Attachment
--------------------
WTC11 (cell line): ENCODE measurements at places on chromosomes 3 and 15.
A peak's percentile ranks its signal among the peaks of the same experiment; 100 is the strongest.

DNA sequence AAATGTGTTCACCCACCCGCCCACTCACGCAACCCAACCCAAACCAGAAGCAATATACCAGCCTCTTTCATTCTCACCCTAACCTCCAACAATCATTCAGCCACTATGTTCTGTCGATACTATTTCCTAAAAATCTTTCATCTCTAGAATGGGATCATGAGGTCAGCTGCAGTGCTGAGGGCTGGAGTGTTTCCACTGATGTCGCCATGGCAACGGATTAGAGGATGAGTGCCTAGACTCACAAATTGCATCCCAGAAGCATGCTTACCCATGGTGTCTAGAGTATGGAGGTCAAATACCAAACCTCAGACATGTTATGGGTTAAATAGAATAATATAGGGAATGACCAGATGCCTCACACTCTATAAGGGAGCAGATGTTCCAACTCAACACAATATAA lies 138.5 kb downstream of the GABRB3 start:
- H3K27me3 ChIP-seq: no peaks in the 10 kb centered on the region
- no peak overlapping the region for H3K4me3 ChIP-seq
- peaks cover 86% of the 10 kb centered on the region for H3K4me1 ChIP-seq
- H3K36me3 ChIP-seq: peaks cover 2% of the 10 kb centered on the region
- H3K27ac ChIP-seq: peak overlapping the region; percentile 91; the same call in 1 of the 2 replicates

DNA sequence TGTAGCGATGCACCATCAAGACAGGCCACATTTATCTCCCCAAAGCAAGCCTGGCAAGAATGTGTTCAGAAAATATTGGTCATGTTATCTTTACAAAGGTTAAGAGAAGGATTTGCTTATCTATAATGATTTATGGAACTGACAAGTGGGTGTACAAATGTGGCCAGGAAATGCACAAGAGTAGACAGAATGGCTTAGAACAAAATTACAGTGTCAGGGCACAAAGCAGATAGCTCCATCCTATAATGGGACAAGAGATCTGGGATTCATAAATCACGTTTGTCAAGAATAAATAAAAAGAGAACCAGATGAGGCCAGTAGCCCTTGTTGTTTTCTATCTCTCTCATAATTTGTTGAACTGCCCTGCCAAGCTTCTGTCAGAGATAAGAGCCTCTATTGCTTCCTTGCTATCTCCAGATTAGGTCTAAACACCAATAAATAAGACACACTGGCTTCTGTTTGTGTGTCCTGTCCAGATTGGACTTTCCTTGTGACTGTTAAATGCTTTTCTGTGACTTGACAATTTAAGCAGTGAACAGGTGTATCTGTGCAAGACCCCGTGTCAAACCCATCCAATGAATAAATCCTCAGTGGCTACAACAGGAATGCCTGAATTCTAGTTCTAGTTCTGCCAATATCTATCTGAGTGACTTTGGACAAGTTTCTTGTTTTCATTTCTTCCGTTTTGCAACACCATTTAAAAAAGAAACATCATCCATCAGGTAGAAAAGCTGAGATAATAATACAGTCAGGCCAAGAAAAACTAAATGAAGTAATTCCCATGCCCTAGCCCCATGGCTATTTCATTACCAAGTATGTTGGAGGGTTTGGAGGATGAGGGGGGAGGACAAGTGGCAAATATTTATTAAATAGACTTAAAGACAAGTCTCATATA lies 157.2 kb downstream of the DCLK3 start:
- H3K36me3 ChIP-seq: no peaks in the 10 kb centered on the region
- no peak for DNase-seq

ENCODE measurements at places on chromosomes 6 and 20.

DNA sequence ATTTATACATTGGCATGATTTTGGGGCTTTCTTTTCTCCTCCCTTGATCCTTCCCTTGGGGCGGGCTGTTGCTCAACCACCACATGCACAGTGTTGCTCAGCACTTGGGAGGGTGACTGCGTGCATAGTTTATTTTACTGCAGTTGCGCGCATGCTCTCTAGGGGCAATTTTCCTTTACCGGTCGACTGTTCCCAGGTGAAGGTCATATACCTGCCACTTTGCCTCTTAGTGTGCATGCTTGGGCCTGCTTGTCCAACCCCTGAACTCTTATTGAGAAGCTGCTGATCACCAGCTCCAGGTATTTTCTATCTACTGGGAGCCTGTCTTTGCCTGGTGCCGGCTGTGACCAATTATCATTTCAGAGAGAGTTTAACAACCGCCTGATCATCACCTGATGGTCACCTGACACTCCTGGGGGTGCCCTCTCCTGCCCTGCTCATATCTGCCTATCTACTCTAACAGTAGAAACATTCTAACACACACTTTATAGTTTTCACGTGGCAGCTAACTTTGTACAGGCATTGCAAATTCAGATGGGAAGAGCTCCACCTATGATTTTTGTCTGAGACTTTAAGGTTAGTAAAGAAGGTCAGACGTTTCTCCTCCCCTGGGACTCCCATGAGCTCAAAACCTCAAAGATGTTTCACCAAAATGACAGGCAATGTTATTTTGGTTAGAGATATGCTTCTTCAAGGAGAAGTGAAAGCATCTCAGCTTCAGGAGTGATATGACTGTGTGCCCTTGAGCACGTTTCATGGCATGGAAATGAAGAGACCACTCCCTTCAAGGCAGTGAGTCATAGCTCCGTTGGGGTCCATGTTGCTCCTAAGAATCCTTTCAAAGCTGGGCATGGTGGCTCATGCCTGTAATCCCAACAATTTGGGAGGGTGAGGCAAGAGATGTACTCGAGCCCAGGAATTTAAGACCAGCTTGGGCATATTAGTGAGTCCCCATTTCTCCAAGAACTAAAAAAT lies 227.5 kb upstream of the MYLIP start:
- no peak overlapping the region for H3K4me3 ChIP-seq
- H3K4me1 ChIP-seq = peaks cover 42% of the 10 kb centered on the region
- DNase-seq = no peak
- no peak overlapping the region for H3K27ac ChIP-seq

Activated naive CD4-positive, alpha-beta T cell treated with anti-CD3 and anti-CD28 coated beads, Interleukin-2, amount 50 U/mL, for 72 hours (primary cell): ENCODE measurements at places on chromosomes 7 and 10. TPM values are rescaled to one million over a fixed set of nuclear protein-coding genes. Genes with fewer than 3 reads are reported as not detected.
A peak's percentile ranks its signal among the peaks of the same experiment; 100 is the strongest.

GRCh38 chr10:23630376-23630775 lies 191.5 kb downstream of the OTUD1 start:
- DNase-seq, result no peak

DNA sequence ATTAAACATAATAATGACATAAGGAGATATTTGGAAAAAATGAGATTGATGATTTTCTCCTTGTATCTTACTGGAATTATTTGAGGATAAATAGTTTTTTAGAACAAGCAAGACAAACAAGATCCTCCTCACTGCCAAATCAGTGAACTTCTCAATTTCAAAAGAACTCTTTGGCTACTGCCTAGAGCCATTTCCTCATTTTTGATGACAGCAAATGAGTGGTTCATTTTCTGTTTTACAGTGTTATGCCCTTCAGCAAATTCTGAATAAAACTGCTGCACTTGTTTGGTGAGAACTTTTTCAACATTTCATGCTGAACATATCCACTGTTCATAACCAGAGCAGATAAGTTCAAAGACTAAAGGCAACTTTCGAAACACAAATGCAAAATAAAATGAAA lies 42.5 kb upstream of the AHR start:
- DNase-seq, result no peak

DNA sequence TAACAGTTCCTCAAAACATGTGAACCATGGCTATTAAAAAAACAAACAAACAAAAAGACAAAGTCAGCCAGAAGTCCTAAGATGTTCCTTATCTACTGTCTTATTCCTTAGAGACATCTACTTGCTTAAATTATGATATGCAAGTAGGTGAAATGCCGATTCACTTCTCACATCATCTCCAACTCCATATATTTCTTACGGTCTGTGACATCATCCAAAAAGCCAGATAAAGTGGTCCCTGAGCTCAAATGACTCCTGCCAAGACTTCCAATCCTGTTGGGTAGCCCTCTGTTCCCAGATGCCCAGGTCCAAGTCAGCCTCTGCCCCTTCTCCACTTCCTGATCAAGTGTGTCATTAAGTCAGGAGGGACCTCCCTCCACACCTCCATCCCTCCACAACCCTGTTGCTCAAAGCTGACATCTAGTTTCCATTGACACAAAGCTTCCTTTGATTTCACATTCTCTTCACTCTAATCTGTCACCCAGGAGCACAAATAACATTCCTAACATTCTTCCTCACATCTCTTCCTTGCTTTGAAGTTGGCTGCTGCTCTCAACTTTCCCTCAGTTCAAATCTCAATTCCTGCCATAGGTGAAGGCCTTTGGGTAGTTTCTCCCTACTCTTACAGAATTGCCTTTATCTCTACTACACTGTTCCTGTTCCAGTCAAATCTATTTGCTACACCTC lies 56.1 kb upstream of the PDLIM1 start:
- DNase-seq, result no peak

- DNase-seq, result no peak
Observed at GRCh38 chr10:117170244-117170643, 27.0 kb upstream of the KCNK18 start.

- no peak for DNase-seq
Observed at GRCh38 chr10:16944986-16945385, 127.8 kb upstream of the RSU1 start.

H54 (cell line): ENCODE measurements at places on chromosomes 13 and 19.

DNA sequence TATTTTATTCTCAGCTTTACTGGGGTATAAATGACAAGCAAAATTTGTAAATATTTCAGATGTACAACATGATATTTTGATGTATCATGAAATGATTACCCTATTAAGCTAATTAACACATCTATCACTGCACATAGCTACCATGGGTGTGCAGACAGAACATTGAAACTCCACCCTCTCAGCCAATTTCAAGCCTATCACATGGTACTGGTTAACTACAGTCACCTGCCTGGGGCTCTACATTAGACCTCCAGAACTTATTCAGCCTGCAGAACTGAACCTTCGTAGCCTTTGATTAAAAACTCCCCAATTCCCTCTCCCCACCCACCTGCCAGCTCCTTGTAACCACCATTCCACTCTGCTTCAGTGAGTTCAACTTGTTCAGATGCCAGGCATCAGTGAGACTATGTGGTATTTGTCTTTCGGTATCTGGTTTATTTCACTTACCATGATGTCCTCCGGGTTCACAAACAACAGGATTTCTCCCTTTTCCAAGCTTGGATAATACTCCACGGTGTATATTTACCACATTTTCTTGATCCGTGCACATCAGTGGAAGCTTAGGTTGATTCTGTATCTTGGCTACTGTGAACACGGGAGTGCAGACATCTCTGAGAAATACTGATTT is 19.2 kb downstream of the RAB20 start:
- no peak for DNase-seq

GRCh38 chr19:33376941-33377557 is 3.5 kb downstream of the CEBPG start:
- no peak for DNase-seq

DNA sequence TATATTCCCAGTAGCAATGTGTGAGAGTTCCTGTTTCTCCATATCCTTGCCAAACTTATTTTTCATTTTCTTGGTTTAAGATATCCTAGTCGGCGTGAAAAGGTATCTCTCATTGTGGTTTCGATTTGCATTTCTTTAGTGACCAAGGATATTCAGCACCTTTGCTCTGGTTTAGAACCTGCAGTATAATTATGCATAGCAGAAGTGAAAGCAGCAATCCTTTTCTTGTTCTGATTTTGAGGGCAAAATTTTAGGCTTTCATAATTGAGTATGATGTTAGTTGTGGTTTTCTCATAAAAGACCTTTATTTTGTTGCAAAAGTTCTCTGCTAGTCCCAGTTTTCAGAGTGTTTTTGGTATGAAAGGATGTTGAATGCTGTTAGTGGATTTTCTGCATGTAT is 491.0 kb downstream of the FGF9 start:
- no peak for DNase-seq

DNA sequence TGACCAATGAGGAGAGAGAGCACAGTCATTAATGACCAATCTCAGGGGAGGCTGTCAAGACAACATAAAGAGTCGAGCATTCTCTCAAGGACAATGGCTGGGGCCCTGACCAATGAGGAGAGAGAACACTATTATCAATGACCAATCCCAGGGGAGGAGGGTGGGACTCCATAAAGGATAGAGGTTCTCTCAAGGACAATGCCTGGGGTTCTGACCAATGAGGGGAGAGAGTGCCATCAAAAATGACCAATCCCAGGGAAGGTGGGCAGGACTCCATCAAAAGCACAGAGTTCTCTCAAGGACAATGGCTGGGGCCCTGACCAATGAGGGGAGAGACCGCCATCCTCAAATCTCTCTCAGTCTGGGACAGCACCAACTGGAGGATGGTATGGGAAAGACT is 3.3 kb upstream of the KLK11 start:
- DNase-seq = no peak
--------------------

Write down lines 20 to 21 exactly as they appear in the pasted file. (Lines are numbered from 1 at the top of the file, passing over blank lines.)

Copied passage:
GRCh38 chr10:23630376-23630775 lies 191.5 kb downstream of the OTUD1 start:
- DNase-seq, result no peak